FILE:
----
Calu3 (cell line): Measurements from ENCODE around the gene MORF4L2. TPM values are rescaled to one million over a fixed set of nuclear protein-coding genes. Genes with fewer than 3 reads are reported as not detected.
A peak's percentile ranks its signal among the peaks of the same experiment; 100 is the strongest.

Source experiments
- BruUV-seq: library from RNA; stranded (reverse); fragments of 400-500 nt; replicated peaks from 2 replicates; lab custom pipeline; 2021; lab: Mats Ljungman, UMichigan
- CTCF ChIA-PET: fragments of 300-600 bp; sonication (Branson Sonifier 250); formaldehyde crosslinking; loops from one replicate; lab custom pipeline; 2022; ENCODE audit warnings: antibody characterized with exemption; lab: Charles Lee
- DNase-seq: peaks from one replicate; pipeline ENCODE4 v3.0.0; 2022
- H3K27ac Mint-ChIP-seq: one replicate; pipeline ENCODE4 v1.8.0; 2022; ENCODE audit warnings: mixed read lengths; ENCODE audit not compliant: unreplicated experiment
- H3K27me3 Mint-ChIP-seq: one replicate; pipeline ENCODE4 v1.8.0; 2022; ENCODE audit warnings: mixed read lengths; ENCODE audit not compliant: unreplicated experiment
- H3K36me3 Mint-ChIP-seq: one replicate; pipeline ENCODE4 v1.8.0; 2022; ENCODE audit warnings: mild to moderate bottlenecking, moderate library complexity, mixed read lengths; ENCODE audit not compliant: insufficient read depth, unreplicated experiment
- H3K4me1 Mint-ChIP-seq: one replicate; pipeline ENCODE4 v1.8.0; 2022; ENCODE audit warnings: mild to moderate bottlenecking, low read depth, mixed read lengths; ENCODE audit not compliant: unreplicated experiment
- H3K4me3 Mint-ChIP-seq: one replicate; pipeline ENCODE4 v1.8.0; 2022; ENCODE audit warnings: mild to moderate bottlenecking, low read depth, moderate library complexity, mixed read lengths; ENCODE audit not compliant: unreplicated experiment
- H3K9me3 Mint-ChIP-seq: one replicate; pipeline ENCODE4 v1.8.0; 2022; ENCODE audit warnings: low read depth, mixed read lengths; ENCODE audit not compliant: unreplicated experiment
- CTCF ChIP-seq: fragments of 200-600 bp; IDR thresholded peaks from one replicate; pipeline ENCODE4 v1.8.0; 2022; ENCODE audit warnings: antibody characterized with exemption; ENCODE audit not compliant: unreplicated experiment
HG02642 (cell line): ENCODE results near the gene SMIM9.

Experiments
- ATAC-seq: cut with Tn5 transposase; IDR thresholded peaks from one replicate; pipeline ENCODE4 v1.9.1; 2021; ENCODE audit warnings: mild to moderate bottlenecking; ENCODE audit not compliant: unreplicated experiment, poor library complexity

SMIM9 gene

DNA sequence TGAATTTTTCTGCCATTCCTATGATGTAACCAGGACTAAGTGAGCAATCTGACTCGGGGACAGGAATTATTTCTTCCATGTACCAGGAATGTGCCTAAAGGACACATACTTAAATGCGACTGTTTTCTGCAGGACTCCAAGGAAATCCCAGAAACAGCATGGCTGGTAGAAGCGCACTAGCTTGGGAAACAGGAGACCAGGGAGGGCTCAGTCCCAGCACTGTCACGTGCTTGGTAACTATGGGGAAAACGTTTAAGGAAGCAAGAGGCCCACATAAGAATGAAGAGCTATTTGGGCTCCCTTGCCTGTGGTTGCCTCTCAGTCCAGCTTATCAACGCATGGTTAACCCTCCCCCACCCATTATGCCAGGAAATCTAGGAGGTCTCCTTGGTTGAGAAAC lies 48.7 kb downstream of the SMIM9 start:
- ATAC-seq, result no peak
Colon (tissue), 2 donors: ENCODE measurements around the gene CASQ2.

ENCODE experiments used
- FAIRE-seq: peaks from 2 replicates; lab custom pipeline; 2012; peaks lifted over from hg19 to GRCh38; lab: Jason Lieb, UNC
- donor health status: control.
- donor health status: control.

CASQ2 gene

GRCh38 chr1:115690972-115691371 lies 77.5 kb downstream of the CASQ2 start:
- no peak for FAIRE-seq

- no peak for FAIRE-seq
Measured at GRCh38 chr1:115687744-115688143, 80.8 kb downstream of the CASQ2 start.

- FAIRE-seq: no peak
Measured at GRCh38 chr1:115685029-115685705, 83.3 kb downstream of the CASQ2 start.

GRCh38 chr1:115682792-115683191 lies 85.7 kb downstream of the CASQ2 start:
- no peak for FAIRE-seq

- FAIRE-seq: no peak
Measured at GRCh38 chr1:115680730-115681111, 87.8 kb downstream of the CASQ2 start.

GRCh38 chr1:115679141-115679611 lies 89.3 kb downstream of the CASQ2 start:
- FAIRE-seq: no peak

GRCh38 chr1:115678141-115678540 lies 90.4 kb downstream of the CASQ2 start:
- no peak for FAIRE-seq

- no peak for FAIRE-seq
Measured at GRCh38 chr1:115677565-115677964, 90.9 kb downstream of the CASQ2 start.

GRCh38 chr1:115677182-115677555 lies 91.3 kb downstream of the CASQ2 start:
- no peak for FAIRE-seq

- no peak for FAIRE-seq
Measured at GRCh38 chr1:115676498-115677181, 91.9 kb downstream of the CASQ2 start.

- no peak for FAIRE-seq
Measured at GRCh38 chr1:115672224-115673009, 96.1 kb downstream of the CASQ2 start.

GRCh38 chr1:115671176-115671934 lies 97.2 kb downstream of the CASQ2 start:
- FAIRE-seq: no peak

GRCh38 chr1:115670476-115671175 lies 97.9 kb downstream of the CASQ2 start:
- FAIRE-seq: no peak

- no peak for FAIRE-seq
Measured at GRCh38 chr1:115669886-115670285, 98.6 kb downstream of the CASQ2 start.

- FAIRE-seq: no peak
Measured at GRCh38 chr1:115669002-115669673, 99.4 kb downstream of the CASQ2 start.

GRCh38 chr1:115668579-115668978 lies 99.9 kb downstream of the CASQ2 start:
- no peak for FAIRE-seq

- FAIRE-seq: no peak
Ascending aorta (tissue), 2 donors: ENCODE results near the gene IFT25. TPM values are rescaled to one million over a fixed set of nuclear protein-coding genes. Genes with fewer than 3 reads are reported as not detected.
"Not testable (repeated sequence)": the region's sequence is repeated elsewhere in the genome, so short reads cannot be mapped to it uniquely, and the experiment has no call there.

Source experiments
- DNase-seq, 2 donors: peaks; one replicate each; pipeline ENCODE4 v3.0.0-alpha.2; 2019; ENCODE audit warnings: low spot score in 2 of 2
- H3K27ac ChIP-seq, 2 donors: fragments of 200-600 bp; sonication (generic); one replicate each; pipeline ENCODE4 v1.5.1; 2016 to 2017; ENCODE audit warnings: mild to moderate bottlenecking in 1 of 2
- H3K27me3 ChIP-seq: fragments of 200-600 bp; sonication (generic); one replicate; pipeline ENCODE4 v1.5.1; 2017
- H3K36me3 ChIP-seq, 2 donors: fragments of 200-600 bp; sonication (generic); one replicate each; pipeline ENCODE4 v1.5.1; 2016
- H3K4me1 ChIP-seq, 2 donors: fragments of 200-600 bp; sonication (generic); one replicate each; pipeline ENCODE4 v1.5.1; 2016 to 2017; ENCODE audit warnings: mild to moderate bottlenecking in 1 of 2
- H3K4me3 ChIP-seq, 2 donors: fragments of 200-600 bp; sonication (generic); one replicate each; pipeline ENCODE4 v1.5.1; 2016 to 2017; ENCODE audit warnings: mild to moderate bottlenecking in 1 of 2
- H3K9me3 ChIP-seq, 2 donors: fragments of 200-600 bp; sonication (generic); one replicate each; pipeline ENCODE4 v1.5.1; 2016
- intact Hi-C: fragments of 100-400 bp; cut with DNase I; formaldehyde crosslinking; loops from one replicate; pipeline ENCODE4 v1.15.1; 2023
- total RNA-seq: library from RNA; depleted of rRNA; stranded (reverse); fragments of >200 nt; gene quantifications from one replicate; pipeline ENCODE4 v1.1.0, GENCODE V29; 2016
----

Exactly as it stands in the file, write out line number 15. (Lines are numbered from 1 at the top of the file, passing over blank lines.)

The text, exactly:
Experiments